Dermatology has unfortunately become a target of vicious criticism for it’s over indulgence in cosmetology primarily because its lucrative aspect. However, a lot of research is going on globally in the focus areas of melanomas and carcinomas, psoriasis. engraftment, gene expression and coding for sequences for epidermal and dermal proteins. Concern for cutaneous health and appearance: The dermatological patients who are fortunately no longer treated as pariahs and isolated, demonstrate a mounting awareness of their skin and cosmetic health.
This augurs well for the nascent but actively developing chapters of cosmetology and dermatological surgery, whose practitioners’ need to keep focus and strive actively to seek funds in the face of competing life threatening conditions. Dermatologists must however, not remain obsessed with cosmetology only and opt out of treating less glamorous but important endemic conditions.
Preventive dermatology: While the genetic basis of disease remains paramount, role of environmental factors like climate will increase due to our own environmental insults. Efficient preventive education as regards avoidance of solar radiation should specially address the young high-risk group. Unless pollution and environmental degradation is restricted there will be no let up in the progressive increase of cutaneous and nasobronchial allergies.
Patient education: The ever-improving tools of communication offer exciting prospects. Rather than dispense just topicals, pertinent information and knowledge should be imparted to the patients, increasing their compliance as well as satisfaction and decreasing complications and exploitation due to wrong prescriptions by quacks.
Complementary medicine: Antibiotic resistance, diabetes, asthma, eczema, etc. have surfaced in epidemic proportions, perhaps because of winning the battle against infection. This has encouraged supporters of alternative paradigms.
Standardising dermatological vocabulary: The lack of standard definitions of dermatological terms continues to stunt the growth of dermatology. A precise dictionary of the subject is mandatory.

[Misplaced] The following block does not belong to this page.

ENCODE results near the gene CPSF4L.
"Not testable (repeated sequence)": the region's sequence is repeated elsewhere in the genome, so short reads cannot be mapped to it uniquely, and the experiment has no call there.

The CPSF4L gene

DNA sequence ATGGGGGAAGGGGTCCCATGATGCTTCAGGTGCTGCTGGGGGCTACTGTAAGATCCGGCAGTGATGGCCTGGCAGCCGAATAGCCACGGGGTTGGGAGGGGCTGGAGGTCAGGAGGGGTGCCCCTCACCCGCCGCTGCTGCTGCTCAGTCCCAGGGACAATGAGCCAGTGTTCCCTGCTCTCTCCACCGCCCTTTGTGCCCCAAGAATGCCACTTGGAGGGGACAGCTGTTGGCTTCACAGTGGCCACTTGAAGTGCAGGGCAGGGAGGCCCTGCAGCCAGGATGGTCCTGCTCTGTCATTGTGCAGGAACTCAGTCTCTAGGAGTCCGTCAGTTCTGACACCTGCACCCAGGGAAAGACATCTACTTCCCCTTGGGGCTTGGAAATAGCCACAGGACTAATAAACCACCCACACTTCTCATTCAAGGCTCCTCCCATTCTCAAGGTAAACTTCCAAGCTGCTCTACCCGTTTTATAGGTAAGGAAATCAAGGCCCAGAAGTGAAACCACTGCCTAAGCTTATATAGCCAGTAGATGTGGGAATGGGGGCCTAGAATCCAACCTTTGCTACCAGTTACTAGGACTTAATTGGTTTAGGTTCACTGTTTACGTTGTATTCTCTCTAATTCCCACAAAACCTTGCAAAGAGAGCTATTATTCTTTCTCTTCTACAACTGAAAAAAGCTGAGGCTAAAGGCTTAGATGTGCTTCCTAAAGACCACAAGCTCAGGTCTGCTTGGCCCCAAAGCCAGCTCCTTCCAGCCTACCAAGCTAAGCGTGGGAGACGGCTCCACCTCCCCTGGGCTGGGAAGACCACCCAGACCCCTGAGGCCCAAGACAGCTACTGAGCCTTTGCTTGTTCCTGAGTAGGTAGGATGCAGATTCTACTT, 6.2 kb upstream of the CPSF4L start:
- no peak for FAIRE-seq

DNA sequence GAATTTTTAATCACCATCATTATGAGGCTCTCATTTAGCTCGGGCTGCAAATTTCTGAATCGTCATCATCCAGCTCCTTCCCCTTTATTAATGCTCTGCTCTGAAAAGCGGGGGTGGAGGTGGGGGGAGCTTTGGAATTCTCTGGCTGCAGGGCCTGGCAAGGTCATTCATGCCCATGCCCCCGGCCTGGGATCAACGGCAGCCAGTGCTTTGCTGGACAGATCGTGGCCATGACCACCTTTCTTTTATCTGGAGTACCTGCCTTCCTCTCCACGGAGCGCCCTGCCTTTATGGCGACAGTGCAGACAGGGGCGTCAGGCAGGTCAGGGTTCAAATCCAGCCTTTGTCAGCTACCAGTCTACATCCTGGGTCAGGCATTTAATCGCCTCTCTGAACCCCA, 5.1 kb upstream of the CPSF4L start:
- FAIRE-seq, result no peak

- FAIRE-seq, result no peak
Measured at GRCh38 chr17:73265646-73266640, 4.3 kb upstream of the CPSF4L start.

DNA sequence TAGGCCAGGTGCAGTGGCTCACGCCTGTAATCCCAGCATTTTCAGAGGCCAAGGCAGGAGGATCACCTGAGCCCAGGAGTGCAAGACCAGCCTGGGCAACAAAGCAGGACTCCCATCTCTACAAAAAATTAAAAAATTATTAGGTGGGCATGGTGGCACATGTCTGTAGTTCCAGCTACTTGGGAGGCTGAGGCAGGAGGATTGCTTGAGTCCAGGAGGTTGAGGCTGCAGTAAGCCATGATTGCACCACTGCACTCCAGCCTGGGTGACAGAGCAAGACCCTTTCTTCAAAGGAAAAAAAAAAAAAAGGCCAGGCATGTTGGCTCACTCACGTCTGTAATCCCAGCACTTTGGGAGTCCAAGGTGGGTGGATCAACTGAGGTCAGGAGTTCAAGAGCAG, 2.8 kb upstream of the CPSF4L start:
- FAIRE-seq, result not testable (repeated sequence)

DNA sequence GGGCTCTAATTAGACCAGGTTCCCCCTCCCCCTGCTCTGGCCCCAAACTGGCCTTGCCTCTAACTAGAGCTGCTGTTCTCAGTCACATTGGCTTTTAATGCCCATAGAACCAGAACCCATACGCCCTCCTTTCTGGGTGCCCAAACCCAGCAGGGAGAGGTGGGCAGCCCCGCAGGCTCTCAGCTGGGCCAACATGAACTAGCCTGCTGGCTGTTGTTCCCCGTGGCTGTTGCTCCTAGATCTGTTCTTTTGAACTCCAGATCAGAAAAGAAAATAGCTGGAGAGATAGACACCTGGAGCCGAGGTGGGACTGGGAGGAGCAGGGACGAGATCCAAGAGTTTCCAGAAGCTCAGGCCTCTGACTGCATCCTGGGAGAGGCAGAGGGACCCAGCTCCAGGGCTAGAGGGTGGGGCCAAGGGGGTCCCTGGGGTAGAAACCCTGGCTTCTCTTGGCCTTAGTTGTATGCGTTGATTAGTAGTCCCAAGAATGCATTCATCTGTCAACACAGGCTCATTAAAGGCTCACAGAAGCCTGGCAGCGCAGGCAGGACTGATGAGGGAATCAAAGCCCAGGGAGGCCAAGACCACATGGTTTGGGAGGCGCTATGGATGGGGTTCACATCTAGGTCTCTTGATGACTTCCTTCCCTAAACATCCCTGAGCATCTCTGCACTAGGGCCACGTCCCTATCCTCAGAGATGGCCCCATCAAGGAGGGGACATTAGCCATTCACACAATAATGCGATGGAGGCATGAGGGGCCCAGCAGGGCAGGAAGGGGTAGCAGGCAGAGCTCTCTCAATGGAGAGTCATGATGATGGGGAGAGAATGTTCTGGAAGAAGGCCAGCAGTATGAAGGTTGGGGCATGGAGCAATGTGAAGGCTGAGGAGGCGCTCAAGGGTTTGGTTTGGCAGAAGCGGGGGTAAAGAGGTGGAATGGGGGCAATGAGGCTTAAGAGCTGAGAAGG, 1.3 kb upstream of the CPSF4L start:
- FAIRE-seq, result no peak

Priorities in future research: As the aetiopathogenesis of many dermatoses like psoriasis, vitiligo, alopecia areata, atopic dermatitis and the mechanism underlying the commonest dermatological symptom of pruritus are not clearly understood, a high priority in future research to unravel these
Mysteries will facilitate theirprevention and treatment.
Art of dermatological practice: As improved scientific knowledge has made practice of evidence-based medicine mandatory, there is a real danger of the very ‘art of medicine’ being swept away by this ‘science of evidence’. The progress in dermatopathology has led to the downplaying of clinical skills and shrinkage of the textbook coverage of principles of clinical diagnosis. This trend must be reversed by thoughtful and critical appraisal to strike a judicious balance between logic and intuition integrating the wisdom of the historical data collected from the patient.
Teledermatology: With increasing bandwidth, cheaper and efficient 3D web cameras, teledermatology has come to stay and is sure to rapidly evolve as a cost-effective mode of delivering dermatologic healthcare to remote locations. Besides clinical management and follow up of patients, easy references to textbooks, journals and on-line atlases over the web are additional advantages of information technology. Yet there is no substitute to the doctor’s human touch. Inspiration, Compassion and Ethics forms the basis of all treatment and a dermatologist definitely needs to remember it.